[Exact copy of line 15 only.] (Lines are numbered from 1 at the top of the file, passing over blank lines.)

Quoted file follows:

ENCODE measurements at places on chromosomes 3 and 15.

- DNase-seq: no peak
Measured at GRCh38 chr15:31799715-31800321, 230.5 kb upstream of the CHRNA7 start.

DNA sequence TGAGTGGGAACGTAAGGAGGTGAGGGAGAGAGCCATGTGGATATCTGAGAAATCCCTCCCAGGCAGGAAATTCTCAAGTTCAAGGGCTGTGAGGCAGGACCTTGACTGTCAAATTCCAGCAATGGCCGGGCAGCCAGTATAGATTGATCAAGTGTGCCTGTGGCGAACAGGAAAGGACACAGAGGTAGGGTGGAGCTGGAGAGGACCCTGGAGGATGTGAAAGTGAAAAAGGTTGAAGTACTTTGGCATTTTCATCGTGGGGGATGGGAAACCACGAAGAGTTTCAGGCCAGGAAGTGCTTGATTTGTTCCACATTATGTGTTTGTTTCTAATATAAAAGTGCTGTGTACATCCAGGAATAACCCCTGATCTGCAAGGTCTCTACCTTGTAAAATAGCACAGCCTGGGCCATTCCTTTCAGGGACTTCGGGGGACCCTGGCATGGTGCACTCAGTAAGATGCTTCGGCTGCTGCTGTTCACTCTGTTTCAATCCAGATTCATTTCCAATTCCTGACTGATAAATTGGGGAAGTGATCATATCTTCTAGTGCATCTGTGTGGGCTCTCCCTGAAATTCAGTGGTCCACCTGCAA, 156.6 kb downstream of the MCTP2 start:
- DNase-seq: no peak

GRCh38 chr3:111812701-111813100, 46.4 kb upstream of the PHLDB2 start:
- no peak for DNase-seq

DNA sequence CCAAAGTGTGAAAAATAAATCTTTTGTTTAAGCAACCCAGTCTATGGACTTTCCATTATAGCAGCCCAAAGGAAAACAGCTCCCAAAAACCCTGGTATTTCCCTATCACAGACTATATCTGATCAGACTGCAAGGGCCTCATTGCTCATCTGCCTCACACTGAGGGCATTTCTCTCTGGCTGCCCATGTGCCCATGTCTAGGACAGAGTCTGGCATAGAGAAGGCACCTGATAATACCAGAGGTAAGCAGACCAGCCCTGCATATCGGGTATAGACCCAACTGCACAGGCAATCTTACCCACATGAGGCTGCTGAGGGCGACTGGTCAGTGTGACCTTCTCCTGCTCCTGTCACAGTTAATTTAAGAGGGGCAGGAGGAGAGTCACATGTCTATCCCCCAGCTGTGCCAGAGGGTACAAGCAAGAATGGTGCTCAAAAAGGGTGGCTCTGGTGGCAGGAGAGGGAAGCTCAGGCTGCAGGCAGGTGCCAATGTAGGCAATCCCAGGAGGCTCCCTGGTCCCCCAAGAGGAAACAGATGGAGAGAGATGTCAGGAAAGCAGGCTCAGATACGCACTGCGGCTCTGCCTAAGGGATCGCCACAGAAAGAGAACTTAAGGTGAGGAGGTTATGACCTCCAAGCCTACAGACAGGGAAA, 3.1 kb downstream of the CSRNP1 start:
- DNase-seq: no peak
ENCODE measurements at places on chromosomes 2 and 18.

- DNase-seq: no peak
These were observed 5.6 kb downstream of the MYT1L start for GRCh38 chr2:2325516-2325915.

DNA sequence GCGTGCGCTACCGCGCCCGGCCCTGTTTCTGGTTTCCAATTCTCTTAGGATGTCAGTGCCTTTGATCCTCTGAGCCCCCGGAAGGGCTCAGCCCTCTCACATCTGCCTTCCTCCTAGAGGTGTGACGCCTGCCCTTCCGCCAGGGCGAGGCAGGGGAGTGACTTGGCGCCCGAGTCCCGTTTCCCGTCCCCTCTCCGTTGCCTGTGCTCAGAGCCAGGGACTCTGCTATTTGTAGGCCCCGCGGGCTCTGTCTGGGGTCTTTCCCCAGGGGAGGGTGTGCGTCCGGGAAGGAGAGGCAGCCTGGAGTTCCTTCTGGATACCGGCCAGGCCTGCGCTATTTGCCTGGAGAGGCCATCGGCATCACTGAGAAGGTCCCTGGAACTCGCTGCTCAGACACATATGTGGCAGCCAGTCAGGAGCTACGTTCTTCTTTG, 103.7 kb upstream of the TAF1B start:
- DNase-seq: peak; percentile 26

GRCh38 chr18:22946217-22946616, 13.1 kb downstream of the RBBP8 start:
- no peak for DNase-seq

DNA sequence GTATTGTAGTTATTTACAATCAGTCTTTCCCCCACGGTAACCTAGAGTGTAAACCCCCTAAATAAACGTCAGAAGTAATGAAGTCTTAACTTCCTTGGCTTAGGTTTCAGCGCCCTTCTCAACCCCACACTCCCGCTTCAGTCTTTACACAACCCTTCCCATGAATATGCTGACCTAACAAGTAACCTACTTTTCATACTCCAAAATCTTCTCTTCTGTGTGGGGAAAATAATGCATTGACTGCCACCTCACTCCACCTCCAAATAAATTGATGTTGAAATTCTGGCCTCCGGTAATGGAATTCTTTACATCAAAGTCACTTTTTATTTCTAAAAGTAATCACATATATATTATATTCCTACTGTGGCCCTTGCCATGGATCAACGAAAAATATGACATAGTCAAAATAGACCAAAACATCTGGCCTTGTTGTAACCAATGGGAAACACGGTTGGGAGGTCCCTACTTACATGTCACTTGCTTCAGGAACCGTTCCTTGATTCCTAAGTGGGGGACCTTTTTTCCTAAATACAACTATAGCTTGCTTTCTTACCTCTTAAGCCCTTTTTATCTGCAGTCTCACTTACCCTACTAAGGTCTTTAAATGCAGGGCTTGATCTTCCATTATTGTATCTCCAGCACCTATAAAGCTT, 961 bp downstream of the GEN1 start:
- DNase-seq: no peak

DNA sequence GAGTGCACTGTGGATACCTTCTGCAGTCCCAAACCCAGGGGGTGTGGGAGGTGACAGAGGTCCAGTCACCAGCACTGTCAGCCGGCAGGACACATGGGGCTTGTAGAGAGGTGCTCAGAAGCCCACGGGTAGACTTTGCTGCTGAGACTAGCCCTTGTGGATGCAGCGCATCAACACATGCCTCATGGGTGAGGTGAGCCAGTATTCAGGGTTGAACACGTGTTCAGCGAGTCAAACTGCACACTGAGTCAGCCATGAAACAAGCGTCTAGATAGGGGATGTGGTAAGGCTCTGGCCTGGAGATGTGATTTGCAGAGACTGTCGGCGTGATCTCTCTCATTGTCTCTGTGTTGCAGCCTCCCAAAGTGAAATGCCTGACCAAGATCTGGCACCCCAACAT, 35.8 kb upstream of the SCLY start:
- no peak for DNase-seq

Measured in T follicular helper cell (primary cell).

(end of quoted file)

GRCh38 chr18:22946217-22946616, 13.1 kb downstream of the RBBP8 start: